Franklin Allen, who teaches Corporate Finance, was my favourite professor. First of all, he’s really smart and secondly the way he teaches is easy to understand. Even if we didn’t have a finance background, surprisingly we understood what he talked about because he’s great at explaining things. He’s very humble and knows how to intact with us, he’s the perfect instructor.
Global Experience Week to Chile
The Chile trip was excellent and very well organised. We were exposed to a lot of different industry sectors from wineries to manufacturing and transportation companies. We learnt a lot about those sectors in Chile and how we can implement our learnings from them in the UK. We learnt a lot about Chile, the culture and the country as a whole. The whole trip was well-balanced between education and fun. It was a really great experience for me. As a cohort, we became really tight from this trip. Prior to going to Chile, a group of us went to Peru where we visited Machu Picchu. If it wasn’t for the global week, I wouldn’t have had the opportunity to visit South America.
Career goals realised through the Imperial MBA
My goal was to work in technology, at Google actually, and thanks to the Imperial MBA I have secured my dream job there. I think it would have been hard to get the job without the Imperial College Business School Careers because the career preparation and mock interview process helped me a lot to shape my interviews.
After meeting Google at an APAC MBA gathering at their offices in London, I told them I wanted to work in Sales, they looked at my CV and I was invited for an interview. The Careers service runs drop-in sessions where they can check your CV, so I got it checked by my coach and also another consultant in the team who is an expert in technology sector companies. Both of them really helped me how to shape and state my best experience into a one-page CV. Once my CV had been qualified by Google to progress to the first stage, I worked with my Careers Coach on interview prep. My mock interviews got better each time.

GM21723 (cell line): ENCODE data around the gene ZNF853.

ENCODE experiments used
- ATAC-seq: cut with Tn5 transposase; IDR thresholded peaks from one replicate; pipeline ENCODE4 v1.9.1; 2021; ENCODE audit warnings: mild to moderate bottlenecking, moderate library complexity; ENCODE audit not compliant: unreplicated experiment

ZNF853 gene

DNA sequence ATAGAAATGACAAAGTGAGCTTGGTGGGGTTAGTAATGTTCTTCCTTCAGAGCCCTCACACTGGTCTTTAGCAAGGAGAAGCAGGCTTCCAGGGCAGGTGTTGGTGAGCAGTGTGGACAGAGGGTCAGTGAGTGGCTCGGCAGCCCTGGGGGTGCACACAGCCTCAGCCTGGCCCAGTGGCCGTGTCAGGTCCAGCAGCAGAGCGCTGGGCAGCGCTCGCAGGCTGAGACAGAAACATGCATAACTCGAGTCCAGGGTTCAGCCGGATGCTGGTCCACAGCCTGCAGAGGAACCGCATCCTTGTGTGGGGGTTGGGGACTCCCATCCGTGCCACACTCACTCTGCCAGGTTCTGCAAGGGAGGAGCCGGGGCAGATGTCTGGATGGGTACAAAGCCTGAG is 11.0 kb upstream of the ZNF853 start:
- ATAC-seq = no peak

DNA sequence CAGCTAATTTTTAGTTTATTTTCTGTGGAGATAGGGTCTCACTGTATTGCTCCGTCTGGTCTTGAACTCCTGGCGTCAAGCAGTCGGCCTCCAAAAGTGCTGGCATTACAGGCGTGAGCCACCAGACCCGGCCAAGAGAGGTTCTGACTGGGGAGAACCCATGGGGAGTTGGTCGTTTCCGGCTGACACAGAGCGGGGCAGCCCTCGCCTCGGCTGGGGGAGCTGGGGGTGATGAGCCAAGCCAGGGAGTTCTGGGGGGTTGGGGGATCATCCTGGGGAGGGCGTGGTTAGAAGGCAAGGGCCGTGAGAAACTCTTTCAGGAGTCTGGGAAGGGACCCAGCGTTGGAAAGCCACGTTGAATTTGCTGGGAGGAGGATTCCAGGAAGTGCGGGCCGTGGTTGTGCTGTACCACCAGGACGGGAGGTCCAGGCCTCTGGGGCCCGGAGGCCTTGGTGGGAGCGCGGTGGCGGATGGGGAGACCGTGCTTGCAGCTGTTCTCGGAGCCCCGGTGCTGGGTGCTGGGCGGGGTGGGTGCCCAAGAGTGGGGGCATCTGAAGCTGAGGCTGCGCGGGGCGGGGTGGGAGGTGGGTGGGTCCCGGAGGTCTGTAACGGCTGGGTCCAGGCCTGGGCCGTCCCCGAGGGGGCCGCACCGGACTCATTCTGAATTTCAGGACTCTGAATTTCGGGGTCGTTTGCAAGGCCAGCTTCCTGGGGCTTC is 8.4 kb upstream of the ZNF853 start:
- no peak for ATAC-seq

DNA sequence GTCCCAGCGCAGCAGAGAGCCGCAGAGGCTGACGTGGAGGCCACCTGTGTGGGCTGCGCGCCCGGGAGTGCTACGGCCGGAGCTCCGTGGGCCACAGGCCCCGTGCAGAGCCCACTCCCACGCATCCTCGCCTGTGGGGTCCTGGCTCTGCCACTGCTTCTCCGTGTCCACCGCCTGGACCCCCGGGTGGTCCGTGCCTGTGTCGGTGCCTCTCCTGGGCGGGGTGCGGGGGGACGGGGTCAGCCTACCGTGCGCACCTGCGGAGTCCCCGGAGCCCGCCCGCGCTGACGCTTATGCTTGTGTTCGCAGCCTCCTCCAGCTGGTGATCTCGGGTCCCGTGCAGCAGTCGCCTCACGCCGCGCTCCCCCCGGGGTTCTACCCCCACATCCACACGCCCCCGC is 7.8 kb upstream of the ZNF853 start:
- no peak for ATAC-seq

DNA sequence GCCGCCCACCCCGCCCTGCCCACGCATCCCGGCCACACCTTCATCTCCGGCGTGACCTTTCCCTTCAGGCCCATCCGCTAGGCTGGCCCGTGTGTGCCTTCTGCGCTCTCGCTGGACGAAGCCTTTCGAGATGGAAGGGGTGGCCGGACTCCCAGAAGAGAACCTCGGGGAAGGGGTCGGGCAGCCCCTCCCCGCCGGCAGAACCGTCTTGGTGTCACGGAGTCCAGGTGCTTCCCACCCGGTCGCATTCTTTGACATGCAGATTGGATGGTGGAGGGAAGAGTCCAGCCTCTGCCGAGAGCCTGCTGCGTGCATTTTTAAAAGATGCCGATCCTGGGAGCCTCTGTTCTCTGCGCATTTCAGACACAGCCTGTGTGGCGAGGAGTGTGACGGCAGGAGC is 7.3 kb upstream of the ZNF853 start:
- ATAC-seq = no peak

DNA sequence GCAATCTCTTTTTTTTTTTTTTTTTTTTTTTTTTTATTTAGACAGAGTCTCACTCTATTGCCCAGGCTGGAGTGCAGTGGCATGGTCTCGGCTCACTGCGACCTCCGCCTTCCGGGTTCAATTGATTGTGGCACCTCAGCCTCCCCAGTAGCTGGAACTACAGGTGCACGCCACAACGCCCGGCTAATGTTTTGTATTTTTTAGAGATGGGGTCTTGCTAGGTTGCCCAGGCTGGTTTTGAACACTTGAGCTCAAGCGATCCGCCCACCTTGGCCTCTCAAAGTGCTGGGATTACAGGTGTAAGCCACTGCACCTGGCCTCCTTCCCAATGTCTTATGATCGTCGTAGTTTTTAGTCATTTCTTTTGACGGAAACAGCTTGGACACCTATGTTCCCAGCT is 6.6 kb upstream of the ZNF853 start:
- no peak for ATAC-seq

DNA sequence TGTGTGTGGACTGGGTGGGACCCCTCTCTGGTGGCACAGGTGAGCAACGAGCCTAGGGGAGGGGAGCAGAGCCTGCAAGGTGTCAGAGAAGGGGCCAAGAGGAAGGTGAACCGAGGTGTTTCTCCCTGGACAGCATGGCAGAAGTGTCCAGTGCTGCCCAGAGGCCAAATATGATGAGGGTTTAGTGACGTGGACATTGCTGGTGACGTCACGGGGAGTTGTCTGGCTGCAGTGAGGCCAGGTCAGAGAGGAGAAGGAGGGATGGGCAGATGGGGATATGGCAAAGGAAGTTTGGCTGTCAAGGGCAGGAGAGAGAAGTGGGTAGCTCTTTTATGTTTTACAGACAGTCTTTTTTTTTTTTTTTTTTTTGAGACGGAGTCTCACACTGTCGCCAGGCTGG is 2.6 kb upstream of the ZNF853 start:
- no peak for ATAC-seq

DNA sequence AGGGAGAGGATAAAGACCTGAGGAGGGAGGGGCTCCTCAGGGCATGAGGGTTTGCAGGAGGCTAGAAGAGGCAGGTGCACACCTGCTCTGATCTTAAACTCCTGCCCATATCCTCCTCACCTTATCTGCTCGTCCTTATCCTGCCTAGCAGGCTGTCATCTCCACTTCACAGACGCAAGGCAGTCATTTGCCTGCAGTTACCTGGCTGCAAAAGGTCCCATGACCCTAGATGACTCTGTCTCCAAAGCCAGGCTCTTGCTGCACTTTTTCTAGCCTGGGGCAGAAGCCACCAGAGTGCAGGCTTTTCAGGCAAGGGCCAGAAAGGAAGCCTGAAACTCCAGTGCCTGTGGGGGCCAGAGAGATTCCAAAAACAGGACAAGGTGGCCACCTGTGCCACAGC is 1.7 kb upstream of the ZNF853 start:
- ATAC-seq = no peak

My new position will be an Account Manager in Strategy for Large Customer Sales at Google Advertising in Jakarta, Indonesia. Google is one of the biggest companies in technology and is still growing. Also, their innovation is mind-blowing. At the moment they also have a lot of innovative new products and they will continue to do so. By joining the team, I will be able to be part of a company that changes the world so that will be very satisfying.
Moving to London
Moving to London is not that hard because transportation here is really easy, it’s easy to set-up a bank account and find accommodation. People here are really helpful, especially after travelling Europe, I found that people in London are the most friendly and welcoming. Every time I have an issue or find myself lost, I ask people and they will happily help me. If you are a student, the most important thing is to find the right area for your accommodation. London is huge and you spend most of your time at the Business School. Make sure you find accommodation that has easy access to Imperial, whether it’s a tube or a bus. If you’re at school late and you want to get home as soon as possible, it won’t take as long to commute. Also, you will be spending a whole year in London, make sure you’re happy with the area you live in.
Living in London
I live in Maida Vale. I chose to live in that area because I could rent a house as a whole, not just a room. It’s much cheaper compared to graduate accommodation and renting a room in a flat and I could find much better accommodation options. It only takes me around 40 minutes to get to Imperial by bus. If I were to choose again, I would choose the same location, Maida Vale is a residential area so it’s not too crowded and there are a lot of grocery stores around so it’s ideal.
Even though I have been here for 10 months, there is always something new to explore in London. I love to eat, it’s my favourite thing in this world, so I like to try new restaurants in London. I haven’t finished exploring everything because there are so many restaurants in London! Thai food is one of my favourites and my favourite restaurant is Spicy Basil in Kilburn. Out of all the Thai restaurants in London, I find it to be the most authentic.
Advice for prospective students
Firstly, you have to know why you want to do an MBA. Is it for a career switch or do you want to build your own business? Make sure you know what you want to do. Based on that plan, begin searching for the right school. After you filter those schools, you will also need to reflect on your capability and whether you have a good chance to be accepted on the programme. Pick your three top schools, focus on the essay and learn about the school as much as possible from the alumni and the programmes team. When you learn about the programme, you might decide that the school is or isn’t for you.